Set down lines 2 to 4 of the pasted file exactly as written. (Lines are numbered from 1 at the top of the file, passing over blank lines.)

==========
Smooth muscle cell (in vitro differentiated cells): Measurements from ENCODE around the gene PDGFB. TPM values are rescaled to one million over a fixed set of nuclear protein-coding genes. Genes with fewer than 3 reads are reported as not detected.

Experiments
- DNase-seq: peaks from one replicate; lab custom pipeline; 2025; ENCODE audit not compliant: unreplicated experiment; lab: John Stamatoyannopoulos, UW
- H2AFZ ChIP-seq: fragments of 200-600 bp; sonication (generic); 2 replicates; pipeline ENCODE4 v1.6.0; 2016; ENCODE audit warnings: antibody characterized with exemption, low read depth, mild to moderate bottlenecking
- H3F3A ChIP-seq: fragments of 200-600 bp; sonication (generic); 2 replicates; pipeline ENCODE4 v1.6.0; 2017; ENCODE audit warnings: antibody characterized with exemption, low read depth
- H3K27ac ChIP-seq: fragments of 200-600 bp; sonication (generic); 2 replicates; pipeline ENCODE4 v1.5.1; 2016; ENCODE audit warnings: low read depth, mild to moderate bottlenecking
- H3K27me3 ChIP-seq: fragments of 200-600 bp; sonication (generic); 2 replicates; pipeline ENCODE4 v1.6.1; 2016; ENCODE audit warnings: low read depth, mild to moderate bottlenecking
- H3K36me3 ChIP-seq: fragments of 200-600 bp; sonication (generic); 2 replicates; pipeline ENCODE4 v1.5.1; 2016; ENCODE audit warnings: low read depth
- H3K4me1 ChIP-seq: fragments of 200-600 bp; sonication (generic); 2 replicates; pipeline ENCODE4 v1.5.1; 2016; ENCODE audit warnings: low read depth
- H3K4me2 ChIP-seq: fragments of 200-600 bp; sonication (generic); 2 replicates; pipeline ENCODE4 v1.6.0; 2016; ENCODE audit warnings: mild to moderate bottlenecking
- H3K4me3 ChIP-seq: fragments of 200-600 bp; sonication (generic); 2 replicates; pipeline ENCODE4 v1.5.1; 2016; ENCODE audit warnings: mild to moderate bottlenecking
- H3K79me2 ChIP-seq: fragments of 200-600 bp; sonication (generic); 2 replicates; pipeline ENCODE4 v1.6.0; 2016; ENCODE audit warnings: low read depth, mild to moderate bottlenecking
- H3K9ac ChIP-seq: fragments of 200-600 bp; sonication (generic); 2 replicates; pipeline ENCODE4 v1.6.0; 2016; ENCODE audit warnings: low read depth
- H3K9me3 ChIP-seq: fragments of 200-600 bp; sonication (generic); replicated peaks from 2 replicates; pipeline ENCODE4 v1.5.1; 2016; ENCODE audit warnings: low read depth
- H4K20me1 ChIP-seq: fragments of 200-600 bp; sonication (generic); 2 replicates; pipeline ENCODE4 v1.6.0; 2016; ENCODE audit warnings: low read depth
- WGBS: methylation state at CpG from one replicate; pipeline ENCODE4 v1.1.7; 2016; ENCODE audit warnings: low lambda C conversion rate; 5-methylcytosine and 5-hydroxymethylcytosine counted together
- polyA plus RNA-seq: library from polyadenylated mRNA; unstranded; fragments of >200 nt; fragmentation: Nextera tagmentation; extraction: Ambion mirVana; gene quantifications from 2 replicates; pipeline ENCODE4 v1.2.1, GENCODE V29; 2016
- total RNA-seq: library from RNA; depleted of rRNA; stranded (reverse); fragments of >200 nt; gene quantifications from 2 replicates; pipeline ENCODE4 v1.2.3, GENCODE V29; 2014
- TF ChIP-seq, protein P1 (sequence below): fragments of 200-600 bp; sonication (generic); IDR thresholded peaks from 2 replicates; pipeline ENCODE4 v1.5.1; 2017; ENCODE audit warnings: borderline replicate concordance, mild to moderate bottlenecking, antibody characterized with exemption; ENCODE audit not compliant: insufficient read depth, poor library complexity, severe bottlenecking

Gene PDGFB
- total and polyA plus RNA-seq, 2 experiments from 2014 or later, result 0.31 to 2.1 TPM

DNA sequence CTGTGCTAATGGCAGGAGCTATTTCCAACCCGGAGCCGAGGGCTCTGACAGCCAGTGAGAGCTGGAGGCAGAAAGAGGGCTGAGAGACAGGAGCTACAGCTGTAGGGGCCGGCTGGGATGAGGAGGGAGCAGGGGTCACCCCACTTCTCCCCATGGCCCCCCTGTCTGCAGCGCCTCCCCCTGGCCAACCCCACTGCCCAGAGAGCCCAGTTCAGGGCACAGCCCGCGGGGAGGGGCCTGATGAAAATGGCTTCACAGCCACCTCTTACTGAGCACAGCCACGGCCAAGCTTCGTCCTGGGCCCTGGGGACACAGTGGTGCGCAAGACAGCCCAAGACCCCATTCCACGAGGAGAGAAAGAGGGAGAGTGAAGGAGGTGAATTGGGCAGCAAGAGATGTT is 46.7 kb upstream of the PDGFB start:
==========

Experiments
- DNase-seq: peaks from one replicate; lab custom pipeline; 2025; ENCODE audit not compliant: unreplicated experiment; lab: John Stamatoyannopoulos, UW
- H2AFZ ChIP-seq: fragments of 200-600 bp; sonication (generic); 2 replicates; pipeline ENCODE4 v1.6.0; 2016; ENCODE audit warnings: antibody characterized with exemption, low read depth, mild to moderate bottlenecking